A special thank you goes to everyone who supported the team through JIST usage, reference letters, and peer reviews of application materials and presentations. In addition, thank you to Enidia Santiago and Sia Argue from the GSFC technology office for supporting the nomination and the team in its submission. It is a great honor, and we were proud to represent GSFC and IV&V. 

 

Justin Morris
Computer Engineer
NASA’s Independent Verification & Validation Program

The Latest from STF-1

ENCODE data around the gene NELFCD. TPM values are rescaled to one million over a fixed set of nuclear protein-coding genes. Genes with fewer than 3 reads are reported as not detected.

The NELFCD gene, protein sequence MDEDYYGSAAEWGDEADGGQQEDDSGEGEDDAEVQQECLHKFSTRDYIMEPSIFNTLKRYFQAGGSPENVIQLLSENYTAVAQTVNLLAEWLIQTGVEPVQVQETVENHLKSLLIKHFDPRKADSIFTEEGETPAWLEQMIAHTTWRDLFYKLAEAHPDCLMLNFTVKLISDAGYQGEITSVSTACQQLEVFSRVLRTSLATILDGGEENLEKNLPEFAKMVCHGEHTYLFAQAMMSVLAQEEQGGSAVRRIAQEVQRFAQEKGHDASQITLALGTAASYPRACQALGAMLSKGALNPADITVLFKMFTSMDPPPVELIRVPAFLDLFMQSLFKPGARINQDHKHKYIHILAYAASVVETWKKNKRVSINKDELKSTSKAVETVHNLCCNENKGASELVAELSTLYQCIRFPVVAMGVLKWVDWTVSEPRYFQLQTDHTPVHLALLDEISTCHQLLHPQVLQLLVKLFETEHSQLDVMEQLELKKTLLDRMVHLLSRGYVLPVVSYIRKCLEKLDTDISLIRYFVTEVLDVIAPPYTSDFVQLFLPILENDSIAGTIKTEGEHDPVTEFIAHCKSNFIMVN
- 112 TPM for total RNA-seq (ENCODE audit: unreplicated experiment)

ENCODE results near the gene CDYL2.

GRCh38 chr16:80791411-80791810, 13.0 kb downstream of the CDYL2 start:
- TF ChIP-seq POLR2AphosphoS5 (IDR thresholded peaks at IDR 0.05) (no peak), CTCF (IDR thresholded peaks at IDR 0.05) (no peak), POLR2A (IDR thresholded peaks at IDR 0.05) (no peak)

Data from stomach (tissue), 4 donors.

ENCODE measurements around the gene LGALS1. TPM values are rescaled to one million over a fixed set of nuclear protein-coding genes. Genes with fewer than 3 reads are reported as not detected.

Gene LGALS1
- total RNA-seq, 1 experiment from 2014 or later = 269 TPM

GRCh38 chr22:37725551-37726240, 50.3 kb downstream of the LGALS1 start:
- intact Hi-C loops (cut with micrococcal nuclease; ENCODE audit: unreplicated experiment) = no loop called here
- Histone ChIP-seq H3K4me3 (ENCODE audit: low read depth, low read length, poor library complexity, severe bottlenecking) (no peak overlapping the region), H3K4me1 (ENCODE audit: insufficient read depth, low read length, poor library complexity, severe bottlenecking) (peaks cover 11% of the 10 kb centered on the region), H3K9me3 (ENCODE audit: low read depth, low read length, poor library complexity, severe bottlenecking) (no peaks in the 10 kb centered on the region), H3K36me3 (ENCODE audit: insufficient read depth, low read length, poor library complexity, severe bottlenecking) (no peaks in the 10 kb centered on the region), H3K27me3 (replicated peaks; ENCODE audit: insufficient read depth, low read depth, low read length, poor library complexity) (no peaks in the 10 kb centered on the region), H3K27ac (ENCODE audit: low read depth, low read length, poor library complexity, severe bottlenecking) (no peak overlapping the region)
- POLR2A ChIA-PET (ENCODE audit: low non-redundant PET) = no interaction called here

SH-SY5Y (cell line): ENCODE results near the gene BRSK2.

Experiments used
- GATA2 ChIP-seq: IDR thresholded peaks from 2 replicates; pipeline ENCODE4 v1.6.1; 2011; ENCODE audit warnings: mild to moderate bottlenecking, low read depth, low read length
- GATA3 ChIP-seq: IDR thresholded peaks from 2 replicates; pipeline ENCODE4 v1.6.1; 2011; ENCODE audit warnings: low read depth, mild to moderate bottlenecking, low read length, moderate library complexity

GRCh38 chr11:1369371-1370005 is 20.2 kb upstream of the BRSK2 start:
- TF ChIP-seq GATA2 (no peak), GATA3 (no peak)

The Simulation-to-Flight 1 (STF-1) CubeSat mission aims to demonstrate how legacy simulation technologies may be adapted for flexible and effective use on missions using the CubeSat platform. These technologies, named NASA Operational Simulator (NOS), have demonstrated significant value on several missions such as James Webb Space Telescope, Global Precipitation Measurement, Juno, and Deep Space Climate Observatory in the areas of software development, mission operations/training, verification and validation (V&V), test procedure development and software systems check-out. STF-1 will demonstrate a highly portable simulation and test platform that allows seamless transition of mission development artifacts to flight products. This environment will decrease development time of future CubeSat missions by lessening the dependency on hardware resources. In addition, through a partnership between NASA GSFC, the West Virginia Space Grant Consortium and West Virginia University, the STF-1 CubeSat will host payloads for three secondary objectives that aim to advance engineering and physical-science research in the areas of navigation systems of small satellites, provide useful data for understanding magnetosphere ionosphere coupling and space weather, and verify the performance and durability of III-V Nitride-based materials.